I started to think about the actual science behind actually why so many things change when becoming a Mum. It’s always been something that has been somewhat of a given but reading more widely about the history of humans has made me start to wonder just why this has happened.

I realised I was quickly stepping out of my scientific depth here (having not completed ANY Science for my final year of school) so I turned to Google. It was there I stumbled upon the Guardian’s article ‘Pregnancy causes long term changes to brain structure, says study” (Nicola Davis, 20 December 2016) https://www.theguardian.com/science/2016/dec/19/pregnancy-causes-long-term-changes-to-brain-structure-says-study.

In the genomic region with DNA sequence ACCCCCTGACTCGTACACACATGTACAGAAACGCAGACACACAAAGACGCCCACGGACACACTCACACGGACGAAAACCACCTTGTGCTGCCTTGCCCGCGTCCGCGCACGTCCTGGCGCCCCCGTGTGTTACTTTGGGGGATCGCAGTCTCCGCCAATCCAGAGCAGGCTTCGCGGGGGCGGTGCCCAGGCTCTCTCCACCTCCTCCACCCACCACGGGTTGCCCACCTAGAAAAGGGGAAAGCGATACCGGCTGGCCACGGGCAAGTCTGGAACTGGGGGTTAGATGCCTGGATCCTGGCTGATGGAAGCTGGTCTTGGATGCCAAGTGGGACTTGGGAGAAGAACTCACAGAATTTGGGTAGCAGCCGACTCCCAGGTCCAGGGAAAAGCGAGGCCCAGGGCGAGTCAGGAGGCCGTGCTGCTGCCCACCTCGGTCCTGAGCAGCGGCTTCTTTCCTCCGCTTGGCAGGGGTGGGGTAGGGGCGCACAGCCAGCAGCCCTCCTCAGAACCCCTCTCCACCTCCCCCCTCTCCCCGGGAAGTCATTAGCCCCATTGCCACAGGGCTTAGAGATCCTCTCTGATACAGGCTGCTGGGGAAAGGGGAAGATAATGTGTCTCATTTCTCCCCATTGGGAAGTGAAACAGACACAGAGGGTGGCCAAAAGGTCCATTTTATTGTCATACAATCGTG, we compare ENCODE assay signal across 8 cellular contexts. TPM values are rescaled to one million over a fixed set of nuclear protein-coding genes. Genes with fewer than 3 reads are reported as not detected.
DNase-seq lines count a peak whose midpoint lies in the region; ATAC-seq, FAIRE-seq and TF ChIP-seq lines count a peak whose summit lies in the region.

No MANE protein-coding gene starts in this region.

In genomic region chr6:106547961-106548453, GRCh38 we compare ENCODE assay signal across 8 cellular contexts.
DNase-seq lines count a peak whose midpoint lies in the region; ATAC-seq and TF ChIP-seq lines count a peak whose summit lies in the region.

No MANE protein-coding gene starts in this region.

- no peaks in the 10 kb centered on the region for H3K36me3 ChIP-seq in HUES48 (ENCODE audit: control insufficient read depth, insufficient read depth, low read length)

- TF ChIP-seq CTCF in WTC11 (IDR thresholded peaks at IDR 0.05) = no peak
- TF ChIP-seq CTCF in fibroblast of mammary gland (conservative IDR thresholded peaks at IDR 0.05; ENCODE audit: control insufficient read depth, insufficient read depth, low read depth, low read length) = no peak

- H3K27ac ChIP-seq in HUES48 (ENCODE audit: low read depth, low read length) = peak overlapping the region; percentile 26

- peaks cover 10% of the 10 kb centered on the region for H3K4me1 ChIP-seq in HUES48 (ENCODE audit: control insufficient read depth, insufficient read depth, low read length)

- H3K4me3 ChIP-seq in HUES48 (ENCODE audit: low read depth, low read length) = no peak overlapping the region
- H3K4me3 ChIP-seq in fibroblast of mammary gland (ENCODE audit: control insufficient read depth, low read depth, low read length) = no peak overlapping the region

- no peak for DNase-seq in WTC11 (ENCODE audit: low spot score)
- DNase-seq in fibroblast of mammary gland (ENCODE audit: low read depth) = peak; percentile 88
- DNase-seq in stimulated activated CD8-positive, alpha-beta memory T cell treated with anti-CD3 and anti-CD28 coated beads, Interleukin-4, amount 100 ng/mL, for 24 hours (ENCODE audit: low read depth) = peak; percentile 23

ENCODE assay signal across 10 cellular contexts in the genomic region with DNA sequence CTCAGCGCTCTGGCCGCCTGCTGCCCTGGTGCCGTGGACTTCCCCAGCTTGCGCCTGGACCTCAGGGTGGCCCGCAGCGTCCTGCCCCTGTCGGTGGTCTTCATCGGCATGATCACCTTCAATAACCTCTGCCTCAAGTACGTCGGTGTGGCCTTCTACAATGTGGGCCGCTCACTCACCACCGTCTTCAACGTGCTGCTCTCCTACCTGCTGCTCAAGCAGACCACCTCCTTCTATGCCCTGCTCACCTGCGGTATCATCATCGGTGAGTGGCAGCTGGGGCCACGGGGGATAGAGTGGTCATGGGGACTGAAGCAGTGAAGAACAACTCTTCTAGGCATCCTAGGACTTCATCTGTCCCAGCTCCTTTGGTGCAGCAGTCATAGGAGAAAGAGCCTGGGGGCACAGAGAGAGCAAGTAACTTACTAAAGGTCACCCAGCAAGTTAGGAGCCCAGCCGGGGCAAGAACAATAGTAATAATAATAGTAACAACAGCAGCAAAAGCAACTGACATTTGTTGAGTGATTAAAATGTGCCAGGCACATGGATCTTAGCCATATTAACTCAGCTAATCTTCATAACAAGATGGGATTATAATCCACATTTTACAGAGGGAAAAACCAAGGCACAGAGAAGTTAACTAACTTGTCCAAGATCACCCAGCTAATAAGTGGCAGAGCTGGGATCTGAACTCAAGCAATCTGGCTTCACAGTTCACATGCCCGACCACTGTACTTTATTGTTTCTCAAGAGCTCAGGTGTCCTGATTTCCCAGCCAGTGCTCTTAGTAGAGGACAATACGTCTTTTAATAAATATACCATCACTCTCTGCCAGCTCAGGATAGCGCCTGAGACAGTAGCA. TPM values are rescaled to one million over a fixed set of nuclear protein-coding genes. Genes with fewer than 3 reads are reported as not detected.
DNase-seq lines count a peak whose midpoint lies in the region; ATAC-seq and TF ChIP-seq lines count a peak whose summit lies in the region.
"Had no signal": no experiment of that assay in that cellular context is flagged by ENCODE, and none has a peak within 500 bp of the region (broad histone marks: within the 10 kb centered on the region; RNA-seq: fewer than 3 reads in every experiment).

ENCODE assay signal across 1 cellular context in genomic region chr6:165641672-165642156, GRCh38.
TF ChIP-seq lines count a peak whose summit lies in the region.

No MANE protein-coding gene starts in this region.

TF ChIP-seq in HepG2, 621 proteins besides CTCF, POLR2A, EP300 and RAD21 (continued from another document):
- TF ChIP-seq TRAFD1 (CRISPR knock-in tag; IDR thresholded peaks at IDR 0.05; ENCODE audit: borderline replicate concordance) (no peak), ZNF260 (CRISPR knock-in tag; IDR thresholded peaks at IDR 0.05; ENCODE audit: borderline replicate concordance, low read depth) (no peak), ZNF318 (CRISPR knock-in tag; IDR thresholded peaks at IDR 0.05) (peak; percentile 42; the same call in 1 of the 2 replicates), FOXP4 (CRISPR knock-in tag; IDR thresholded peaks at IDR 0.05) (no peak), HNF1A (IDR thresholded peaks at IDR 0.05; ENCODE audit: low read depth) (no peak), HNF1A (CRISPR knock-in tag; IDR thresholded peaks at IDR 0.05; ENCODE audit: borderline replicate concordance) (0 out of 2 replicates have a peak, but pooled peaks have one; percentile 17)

(I vaguely remember what it was like not having Google at your fingertips to answer all of life’s questions, a world I will one day have to explain to the kids no doubt!)

Here I learned of the empirical evidence in studies demonstrating a woman’s brain does in fact undergo physiological change, specificity in the form of a slight reduction in grey matter. The study notes that though it’s not certain, this could potentially allow for adaptation to the demands of mothering.

Our brain becomes focussed on helping us bond, nurture and protect our little ones as they are rely on us for survival. Yet, many of us return to work very soon after giving birth when we are still evolving our brains to manage the challenge of mothering an infant (and for many Mums, still sleep deprived and just generally exhausted).

It leads to a fairly simple conclusion. Humans, and the Mums that produce and grow little humans, are amazing.